Liverpool John Moores University to charge the maximum £9,000 in tuition fees
Flickr (thespyglass): Rise in fees may result in similar protests seen earlier this year
Liverpool John Moores University has joined a long list of universities who will charge the maximum £9,000 in tuition fees.
The university said by charging the minimum £6,000 a year would result in a loss of £26m a year which would result in closure of the university.
Law student Kate Townsend who is in her third year at Liverpool John Moores University said: “I understand that the University need to charge more in fees to stay afloat but to nearly triple the cost of tuition is ridiculous.
“Soon people will be priced out of University because the debts will just be too much. It will be interesting to see how course standards are affected by the rise in fees.”
University Vice Chancellor Professor Michael Brown, who retires after an 11-year tenure in August, said: "If we adopted the £6,000 minimum we would lose £26m a year due to the shortfall in funding. But charging £9,000 a year students will continue to get a good academic education and additional graduate skills through our World of Work programme.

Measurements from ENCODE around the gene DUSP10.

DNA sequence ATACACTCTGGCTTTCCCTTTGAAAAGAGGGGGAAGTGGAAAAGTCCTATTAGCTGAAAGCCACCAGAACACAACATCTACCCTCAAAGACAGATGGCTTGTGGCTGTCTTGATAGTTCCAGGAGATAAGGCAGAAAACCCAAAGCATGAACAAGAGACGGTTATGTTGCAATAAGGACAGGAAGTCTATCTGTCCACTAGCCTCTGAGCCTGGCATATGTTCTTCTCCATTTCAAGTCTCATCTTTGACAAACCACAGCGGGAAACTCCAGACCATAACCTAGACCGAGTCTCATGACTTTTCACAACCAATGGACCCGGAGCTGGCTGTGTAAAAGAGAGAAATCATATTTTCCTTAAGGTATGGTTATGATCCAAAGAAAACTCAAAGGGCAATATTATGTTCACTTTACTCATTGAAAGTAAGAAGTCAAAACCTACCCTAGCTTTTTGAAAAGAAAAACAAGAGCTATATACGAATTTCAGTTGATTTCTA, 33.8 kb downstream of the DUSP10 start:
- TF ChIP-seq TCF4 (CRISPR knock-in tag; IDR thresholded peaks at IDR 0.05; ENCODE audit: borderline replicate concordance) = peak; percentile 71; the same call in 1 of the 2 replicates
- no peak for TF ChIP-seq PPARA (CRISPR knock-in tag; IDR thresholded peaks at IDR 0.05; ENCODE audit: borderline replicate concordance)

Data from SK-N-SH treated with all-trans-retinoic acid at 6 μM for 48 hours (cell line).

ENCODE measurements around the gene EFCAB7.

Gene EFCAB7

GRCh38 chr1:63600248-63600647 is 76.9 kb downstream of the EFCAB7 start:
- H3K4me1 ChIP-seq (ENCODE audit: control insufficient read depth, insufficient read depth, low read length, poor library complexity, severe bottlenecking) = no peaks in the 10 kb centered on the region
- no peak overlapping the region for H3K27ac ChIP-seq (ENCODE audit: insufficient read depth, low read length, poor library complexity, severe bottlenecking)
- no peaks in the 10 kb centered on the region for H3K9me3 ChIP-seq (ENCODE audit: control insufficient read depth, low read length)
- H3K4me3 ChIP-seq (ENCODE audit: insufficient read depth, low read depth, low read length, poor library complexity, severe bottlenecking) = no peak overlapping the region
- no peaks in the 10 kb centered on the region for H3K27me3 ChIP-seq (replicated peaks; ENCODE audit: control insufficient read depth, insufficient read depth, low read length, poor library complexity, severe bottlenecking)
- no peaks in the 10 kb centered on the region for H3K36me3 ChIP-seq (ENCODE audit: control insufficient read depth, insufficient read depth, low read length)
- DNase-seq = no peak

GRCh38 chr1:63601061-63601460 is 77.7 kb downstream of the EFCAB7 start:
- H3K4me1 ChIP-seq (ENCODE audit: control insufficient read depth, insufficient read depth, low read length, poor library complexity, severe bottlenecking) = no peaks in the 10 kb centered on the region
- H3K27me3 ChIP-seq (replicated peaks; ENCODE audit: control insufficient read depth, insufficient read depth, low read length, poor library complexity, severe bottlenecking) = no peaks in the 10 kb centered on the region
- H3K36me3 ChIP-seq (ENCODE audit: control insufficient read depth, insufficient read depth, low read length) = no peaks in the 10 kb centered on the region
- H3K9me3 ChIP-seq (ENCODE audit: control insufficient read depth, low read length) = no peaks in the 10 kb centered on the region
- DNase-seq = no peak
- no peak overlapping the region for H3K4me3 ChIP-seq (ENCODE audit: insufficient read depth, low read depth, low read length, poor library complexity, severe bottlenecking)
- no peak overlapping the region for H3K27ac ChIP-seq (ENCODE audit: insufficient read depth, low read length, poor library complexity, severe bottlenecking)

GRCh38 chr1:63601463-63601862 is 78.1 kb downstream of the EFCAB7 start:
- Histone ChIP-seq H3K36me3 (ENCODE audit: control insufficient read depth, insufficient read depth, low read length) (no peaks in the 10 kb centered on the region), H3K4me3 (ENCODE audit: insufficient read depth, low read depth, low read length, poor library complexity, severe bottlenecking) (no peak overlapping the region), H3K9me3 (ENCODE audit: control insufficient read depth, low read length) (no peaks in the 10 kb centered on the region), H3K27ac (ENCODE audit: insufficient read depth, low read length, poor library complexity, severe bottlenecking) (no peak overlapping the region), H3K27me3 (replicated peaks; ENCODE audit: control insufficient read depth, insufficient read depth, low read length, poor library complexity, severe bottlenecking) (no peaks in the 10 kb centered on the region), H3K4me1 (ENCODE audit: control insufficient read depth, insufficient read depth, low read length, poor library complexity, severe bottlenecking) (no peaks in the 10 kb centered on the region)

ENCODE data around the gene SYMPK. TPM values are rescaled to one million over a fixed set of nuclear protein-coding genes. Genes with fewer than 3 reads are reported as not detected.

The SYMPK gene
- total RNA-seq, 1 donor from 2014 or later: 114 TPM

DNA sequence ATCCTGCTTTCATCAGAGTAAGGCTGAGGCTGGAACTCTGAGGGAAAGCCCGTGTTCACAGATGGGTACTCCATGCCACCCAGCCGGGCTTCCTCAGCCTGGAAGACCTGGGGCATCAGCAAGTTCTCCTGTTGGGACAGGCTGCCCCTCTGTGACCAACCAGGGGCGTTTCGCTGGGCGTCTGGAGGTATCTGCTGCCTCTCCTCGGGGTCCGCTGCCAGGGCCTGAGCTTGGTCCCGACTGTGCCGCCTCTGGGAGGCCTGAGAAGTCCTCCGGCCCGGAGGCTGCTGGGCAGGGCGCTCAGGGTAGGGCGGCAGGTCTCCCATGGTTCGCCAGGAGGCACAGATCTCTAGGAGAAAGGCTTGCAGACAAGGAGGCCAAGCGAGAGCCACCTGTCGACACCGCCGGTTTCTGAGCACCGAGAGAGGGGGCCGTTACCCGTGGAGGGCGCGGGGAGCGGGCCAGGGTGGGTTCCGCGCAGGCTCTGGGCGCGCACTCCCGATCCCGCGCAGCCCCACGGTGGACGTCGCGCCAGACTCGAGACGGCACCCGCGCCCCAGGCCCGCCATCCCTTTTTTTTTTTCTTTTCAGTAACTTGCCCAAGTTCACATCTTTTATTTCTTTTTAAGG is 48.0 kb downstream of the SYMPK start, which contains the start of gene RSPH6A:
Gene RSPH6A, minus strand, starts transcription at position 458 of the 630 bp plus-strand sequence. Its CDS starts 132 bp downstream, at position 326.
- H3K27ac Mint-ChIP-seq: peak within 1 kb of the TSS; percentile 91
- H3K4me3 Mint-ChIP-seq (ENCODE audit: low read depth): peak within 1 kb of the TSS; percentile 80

He added: "We want Liverpool John Moores students to continue to get an experience that is life changing and by charging these fees we will continue to do that. If we had offered £6,000 a year the university would have closed."
By charging the full amount in fees, Liverpool John Moores University will be putting themselves in the same bracket as red brick universities such as University of Manchester and Liverpool as well as notorious institutions Oxford and Cambridge.
However students hoping to study in Liverpool can expect a “life changing experience” as well as improved bursaries and scholarships.
Council Leader Joe Anderson fears that news of both universities in the city charging maximum fees may have a big impact on the number of students hoping to study in the city and will as a result affect the economy in the region when considering the £250m that students bring.
He said: "To me £9,000 is too high and this could deter students and devastate the future plans of those families on low incomes."
He did add however that he felt universities were being “forced” into charging so much due to government cuts.